“Plato, Abraham Maslow, Werner Heisenberg, Buckminster Fuller, and Stephen Covey were all correct: MetaValues are realities. They are active agents that dramatically influence human and organizational behavior. They are exceptionless universe principles that are discovered, not invented. They have the potential to set into motion a new renaissance of spiritual progress.”

Plato defined them as Truth, Beauty, and Goodness. Abraham Maslow designated them as Being Values, or later, as B values. Heisenberg declared that quantum science agreed with Plato: noble values and ideas are timeless, and are more real than the material world. To Buckminster Fuller they were exceptionless universe principles and Stephen Covey chose to call MetaValue principles the laws of the universe.

Statue of Plato

The immense philosophical diversity of all these remarkable intellects is somehow rooted in MetaValues. This is not surprising, in that a basic philosophical principle holds that there is a unity of truth. What is true in one discipline must also be true in another discipline, although no discipline has all the answers. And no individual  can assume to be an authority on Truth, Beauty and Goodness. Conversation is needed, and the debate must be continuous and eternal as we evolve toward an immensity beyond the grasp of mortal mind.

Spiritual visionaries are wise when they consider those findings of science that are legitimately proven, and reasonably challenge those that are not. And science should weigh those insights and values of religion that propose a better way to live. Science should, as Abraham Maslow suggested, investigate the domain of values. Science without values is as likely to build better weapons of mass destruction as it is medical instruments to save lives. And, philosophy should seek to discover means and methods to progress civilization from the way things are toward the way things ought to be. All three disciplines are legitimate tools for the modern MetaThinker.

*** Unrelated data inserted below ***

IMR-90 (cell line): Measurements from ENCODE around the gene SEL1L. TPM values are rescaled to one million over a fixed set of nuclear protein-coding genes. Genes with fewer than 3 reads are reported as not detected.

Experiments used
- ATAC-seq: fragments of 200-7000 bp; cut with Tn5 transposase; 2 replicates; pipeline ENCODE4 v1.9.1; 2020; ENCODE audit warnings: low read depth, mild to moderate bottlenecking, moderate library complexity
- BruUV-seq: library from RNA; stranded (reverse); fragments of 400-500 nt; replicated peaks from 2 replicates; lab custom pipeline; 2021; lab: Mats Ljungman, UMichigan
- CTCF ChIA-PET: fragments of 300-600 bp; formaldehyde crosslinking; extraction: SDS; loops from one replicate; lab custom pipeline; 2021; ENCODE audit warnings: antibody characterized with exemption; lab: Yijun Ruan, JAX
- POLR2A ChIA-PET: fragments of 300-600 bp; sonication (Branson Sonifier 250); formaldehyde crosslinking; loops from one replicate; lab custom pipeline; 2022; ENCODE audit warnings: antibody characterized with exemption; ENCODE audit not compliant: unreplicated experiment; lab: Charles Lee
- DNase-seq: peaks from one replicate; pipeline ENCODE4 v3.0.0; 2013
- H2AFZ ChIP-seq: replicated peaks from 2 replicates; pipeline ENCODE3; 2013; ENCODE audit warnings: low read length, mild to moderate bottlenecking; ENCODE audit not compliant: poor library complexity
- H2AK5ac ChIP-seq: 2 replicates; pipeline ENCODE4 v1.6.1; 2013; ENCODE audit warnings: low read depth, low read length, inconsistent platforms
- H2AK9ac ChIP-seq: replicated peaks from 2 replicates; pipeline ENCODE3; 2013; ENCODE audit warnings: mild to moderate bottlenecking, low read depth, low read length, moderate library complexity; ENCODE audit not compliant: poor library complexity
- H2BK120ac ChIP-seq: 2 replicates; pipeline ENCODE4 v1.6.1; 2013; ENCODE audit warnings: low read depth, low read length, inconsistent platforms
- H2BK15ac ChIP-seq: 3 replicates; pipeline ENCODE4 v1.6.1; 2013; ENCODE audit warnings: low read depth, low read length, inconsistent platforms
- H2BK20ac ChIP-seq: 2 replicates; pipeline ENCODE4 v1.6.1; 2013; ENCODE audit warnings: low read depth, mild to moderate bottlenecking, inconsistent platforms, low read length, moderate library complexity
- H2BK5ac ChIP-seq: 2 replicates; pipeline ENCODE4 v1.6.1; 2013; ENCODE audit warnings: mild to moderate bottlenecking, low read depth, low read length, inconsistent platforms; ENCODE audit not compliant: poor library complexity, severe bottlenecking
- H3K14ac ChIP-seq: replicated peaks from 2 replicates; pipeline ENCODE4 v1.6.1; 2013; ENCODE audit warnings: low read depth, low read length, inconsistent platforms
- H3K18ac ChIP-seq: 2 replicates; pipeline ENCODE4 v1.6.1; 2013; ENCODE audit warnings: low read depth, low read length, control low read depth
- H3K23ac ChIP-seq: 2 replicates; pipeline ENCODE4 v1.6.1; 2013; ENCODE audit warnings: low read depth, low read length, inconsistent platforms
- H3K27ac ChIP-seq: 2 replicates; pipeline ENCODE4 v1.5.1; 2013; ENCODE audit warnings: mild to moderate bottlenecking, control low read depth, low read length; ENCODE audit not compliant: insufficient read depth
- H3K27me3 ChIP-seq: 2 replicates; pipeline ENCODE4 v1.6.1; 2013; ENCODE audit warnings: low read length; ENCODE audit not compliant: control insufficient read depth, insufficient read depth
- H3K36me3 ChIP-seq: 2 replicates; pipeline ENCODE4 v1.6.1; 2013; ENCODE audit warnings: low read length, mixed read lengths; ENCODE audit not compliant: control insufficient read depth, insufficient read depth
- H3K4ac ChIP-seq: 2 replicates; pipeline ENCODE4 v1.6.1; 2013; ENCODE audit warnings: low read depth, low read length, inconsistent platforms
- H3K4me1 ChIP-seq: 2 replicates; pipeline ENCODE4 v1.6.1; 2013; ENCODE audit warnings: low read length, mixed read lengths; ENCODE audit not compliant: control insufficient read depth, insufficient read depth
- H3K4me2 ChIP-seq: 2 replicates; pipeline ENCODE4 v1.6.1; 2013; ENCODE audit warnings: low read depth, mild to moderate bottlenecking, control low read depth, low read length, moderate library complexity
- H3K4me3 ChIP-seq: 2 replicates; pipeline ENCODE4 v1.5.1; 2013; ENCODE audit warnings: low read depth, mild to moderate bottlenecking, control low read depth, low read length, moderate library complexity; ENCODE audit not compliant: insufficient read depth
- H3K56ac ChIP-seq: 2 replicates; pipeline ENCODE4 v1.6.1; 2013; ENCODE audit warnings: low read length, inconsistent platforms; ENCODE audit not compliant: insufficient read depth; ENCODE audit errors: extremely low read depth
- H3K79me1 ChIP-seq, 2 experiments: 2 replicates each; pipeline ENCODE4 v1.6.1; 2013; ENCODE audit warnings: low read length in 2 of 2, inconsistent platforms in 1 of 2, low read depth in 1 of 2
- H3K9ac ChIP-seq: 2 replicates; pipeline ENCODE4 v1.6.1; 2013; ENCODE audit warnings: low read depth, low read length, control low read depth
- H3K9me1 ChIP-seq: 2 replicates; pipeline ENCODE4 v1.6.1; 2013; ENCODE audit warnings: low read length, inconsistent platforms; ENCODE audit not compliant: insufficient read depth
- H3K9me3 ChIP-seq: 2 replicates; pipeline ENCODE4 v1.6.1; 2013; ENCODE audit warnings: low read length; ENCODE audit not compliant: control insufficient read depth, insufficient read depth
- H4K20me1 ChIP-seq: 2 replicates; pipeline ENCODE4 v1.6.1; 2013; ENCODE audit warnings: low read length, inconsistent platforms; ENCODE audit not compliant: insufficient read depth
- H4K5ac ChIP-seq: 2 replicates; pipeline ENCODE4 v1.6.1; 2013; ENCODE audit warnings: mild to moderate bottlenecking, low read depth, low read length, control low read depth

Laypersons are also entitled to a voice in the cosmic conversation about what is true, beautiful and good. For we are all gifted with a reality response that protects us from being helpless victims of the a priori assumptions of scientists, philosophers and religionists. It does not matter whether one believes that MetaValues are biological in nature, as did Maslow; or gifts that originate in the Creator, as I believe. The important thing is that a universal conversation about all that is true, beautiful and good could lead us toward a revolutionary breakthrough in human consciousness.

bright_shine_heat_222751_lIt is principally for “ordinary” people that I wrote my new book. The MetaValues Breakthrough discloses the discovery that the supreme realities, Truth, Beauty, and Goodness are shared by all normal, maturing minds. Indeed, Plato, Abraham Maslow, Werner Heisenberg, Buckminster Fuller, and Stephen Covey were all correct: MetaValues are realities. They are active agents that dramatically influence human and organizational behavior. They are, indeed, exceptionless universe principles that are discovered, not invented. MetaValues have the potential to set into motion the dawning of a spiritual renaissance of historic magnitude.

The MetaValues Breakthrough offers proven techniques to connect with MetaValues and elevate your life and the lives of those around you. It is based upon twenty years of research. The MetaValues Breakthrough is not a self-help book. It is a MetaValues-help book, unlike any book you have ever read.

Order now on www.Amazon.com, www.800ceoread.com, or your favorite book source.

To learn more about The MetaValues Breakthrough or join the MetaValues community:

Visit the MetaValues website